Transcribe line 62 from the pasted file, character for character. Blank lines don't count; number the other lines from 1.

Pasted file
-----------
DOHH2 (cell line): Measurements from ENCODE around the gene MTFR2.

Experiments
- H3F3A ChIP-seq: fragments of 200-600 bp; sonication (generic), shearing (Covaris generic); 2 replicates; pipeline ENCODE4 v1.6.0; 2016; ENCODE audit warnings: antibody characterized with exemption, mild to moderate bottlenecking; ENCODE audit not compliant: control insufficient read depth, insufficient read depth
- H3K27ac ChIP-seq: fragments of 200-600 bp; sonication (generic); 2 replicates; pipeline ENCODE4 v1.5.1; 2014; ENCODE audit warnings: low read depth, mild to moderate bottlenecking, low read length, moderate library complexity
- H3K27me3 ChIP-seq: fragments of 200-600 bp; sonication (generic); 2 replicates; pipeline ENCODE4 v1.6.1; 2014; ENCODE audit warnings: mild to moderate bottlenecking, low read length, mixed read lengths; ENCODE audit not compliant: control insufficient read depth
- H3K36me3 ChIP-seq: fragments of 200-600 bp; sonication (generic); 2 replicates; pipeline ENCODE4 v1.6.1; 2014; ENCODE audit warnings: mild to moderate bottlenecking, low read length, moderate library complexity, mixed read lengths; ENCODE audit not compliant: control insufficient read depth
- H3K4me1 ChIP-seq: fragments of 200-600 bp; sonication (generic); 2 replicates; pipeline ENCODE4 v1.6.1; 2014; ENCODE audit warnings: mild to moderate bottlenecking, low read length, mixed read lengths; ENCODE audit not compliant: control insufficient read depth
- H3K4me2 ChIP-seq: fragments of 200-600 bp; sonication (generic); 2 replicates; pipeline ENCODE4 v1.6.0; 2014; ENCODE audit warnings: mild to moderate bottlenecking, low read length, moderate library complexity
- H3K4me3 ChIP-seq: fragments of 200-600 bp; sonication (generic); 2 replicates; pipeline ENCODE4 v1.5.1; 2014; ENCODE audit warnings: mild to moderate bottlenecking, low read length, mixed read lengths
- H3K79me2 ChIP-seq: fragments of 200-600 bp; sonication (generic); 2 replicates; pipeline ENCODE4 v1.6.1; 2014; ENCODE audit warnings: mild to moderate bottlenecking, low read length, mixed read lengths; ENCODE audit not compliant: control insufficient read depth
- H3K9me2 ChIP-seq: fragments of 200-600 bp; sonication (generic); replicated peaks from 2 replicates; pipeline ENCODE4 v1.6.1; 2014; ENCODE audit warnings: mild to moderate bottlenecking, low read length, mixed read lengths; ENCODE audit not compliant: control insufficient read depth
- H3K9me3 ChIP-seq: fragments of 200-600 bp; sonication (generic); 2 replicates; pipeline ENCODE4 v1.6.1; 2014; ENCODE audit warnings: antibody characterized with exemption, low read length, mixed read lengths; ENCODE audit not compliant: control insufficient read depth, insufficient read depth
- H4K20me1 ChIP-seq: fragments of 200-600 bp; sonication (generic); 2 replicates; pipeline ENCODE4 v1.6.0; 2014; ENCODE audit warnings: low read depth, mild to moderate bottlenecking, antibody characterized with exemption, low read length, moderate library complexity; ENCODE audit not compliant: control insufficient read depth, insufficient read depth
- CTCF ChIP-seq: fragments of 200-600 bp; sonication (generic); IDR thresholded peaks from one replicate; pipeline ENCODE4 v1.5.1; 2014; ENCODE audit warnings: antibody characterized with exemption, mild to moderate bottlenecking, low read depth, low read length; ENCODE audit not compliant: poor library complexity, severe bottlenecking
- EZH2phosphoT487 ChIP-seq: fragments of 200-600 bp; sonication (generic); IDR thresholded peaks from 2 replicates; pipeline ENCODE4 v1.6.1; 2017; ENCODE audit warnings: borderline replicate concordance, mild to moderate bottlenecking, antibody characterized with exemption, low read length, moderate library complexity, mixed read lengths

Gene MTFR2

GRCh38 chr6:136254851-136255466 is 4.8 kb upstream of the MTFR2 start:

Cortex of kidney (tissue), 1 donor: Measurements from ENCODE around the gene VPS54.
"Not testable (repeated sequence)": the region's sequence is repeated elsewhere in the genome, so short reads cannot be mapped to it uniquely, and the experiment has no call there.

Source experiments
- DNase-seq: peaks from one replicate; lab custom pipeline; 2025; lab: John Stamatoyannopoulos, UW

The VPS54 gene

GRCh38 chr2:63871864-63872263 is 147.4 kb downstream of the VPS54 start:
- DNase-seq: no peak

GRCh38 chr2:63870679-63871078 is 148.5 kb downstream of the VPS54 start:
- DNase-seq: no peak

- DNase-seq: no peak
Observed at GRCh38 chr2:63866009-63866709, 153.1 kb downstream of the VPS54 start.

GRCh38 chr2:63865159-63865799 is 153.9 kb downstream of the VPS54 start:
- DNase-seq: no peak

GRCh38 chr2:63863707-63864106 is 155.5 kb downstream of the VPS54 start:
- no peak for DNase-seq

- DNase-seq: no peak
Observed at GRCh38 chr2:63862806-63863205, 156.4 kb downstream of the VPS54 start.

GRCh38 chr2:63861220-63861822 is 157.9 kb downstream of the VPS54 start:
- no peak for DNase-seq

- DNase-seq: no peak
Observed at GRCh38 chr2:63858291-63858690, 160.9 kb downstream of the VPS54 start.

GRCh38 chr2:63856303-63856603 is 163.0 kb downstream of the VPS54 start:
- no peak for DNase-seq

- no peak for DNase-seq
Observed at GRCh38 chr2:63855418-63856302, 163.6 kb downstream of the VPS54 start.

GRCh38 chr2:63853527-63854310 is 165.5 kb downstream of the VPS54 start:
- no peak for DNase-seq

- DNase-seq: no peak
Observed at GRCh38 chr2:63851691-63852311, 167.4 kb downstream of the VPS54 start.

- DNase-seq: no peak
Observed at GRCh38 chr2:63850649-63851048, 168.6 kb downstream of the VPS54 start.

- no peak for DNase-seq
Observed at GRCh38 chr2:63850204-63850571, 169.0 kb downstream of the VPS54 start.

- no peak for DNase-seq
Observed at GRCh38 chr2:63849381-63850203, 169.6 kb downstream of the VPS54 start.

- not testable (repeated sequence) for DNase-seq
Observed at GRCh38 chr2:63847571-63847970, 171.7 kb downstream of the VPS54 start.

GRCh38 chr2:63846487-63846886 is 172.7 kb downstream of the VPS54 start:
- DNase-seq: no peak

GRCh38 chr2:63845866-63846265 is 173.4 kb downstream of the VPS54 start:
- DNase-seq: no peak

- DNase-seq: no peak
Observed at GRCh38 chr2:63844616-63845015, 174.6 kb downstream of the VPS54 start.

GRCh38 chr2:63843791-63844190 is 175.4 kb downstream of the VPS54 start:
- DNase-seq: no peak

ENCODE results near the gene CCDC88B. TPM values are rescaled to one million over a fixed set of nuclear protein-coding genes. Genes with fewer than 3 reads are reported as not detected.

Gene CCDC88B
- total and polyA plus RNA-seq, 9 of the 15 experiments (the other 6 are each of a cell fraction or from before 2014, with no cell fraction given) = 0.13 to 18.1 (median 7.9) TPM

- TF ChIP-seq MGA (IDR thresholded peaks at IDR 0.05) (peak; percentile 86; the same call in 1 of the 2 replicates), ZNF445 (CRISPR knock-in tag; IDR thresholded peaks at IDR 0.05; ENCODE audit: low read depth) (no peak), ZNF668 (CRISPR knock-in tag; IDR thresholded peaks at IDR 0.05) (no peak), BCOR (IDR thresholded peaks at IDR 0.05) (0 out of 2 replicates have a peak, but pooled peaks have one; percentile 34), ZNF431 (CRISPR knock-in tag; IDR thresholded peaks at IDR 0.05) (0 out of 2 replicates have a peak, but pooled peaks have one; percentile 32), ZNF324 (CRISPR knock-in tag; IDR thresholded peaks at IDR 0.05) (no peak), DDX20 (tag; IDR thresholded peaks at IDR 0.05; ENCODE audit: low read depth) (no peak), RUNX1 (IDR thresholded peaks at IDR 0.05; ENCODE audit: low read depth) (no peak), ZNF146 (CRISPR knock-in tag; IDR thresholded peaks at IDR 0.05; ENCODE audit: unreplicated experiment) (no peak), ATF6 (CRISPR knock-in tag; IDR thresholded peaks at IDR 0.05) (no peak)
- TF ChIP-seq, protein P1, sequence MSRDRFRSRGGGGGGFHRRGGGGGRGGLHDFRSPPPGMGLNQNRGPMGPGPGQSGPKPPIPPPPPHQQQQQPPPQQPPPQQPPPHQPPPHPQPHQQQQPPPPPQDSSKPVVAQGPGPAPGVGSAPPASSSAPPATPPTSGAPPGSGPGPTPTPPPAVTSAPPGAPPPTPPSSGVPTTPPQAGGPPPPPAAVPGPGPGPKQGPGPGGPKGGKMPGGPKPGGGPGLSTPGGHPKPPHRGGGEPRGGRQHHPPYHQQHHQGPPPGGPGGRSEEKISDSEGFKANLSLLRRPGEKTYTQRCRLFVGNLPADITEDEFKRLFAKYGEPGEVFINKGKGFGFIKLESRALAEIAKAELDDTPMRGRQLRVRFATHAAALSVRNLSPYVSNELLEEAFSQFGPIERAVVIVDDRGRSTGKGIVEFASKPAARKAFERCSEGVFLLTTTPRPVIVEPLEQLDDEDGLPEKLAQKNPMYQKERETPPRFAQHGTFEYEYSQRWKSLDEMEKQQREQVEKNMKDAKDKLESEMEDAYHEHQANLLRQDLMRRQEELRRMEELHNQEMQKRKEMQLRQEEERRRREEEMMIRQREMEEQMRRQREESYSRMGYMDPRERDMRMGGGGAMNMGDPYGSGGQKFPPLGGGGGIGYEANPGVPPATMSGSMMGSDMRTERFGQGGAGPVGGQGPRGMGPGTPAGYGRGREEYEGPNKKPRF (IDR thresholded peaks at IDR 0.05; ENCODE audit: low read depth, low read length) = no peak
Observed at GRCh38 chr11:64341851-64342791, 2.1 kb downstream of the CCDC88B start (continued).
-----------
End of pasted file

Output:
- DNase-seq: no peak